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5 Scientific Hoaxes

Happy April Fool's Day! We here at Big Think celebrated by releasing this exclusive footage of Dr. Michio Kaku contemplating the universe. Google, which always seems to enjoy being festive, announced "Sheflies" for Gmail, which are shareable selfies for your background theme. Scary thought. Good thing it's just a prank. 

April Fool's has been entertaining people since the Middle Ages. In fact, even the rigorous world of science has fallen pray to some well-done hoaxes. And sometimes the pranksters are scientists themselves. The Washington Post shares a collection of scientific hoaxes in the April issue of Discover magazine. 

"Aristotle’s Masterpiece”: This 17th-century book of fake medical texts and sex advice fooled the world for over 200 years. Yes, that's how long it took people to catch on.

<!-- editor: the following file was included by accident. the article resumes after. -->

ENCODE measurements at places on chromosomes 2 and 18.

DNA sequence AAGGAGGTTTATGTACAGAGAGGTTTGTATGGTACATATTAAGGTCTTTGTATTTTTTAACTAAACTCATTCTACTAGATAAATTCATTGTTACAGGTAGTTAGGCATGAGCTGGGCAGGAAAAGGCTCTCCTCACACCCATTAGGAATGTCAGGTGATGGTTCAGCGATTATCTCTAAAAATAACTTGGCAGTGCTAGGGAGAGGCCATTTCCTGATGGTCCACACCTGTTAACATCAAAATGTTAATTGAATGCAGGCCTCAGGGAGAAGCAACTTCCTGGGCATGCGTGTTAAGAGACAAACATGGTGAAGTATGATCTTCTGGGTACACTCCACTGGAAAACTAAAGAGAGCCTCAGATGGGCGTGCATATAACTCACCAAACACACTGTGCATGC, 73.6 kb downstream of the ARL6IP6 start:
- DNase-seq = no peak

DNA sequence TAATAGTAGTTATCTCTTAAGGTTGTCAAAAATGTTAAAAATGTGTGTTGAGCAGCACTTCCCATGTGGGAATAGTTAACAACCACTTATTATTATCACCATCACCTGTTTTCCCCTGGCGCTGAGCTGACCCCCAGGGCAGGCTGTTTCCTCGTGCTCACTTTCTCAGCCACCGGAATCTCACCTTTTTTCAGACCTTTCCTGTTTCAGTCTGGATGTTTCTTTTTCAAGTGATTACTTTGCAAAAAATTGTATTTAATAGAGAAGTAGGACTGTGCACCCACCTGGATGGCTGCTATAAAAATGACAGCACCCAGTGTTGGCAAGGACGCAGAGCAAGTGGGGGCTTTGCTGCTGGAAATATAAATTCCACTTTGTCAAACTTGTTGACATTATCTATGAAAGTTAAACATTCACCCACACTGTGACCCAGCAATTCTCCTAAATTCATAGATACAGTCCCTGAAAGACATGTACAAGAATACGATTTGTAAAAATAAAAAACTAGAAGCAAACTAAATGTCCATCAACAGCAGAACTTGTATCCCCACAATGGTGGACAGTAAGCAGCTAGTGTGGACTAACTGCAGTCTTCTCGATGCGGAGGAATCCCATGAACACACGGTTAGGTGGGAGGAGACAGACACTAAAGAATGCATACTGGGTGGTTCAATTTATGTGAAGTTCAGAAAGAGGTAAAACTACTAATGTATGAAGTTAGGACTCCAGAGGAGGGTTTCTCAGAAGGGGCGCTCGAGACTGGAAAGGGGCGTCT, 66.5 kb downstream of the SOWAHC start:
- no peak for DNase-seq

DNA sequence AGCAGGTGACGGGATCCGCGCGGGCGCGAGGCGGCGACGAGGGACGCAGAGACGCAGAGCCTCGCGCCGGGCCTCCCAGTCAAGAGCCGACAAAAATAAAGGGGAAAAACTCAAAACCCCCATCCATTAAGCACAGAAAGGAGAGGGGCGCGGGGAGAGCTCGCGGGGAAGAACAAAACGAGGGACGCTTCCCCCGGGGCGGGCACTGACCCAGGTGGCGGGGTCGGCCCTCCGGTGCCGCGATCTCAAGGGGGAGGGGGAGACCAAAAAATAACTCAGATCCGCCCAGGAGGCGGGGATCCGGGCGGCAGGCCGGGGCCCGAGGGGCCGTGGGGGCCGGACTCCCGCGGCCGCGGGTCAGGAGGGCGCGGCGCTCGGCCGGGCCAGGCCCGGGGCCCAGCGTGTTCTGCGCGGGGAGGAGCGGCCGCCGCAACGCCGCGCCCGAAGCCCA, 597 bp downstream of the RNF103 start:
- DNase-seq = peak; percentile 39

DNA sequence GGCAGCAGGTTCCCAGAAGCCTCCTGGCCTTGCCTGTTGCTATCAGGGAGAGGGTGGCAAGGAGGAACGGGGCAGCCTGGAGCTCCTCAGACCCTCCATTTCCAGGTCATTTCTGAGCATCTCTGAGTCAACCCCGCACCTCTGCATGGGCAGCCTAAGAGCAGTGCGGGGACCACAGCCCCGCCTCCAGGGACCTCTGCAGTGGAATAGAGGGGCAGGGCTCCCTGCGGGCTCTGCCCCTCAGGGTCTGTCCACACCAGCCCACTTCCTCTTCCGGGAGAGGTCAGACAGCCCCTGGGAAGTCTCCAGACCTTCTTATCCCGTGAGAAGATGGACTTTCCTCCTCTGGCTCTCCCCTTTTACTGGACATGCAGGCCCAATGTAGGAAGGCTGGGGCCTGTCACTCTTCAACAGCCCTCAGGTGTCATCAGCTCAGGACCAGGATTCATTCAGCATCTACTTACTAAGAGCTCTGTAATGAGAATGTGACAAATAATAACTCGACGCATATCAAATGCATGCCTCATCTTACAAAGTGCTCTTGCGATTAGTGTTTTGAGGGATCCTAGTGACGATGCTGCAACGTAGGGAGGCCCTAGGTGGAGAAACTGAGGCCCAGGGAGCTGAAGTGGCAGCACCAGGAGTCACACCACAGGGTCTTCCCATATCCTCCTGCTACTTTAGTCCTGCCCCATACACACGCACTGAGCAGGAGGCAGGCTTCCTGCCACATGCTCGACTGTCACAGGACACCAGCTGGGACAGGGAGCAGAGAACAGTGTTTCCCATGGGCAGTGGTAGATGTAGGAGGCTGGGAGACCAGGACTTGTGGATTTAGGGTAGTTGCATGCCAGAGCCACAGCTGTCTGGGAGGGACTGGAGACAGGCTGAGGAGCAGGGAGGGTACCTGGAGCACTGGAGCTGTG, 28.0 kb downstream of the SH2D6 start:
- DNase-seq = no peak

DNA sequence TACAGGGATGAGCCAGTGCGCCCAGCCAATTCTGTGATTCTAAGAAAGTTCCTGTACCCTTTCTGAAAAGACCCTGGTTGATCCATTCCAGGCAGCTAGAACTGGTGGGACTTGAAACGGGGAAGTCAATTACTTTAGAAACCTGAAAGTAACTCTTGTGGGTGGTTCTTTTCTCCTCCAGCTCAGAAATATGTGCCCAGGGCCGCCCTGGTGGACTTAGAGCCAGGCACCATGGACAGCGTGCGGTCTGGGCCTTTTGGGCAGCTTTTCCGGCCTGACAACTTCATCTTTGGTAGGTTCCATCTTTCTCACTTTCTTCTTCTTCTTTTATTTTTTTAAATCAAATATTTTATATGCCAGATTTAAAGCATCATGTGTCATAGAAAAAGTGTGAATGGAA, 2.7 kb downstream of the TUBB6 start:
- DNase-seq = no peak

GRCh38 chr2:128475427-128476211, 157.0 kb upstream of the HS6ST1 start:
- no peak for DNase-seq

The “archeo­raptor”: Fifteen years ago, this supposed Chinese fossil fooled the National Geographic. The find was nothing more than an odd mishmash of fossils. 

The Fake Research Paper: An error-filled fake research paper, thrown together by staffers at Science magazine, was submitted to 304 journals and accepted by 157. 

The Hotheaded Naked Ice Borer: As an April Fool's joke in 1995, Discover magazine ran a story about "a molelike animal that melted tunnels through ice with its head." The magazine still receives hate mail for that one. 

The Abominable Snowman: Bryan Skykes, a British geneticist, ended this legend by identifying supposed Yeti hair as belonging to an ancient Scandinavian bear. 

Image credit: Shutterstock 

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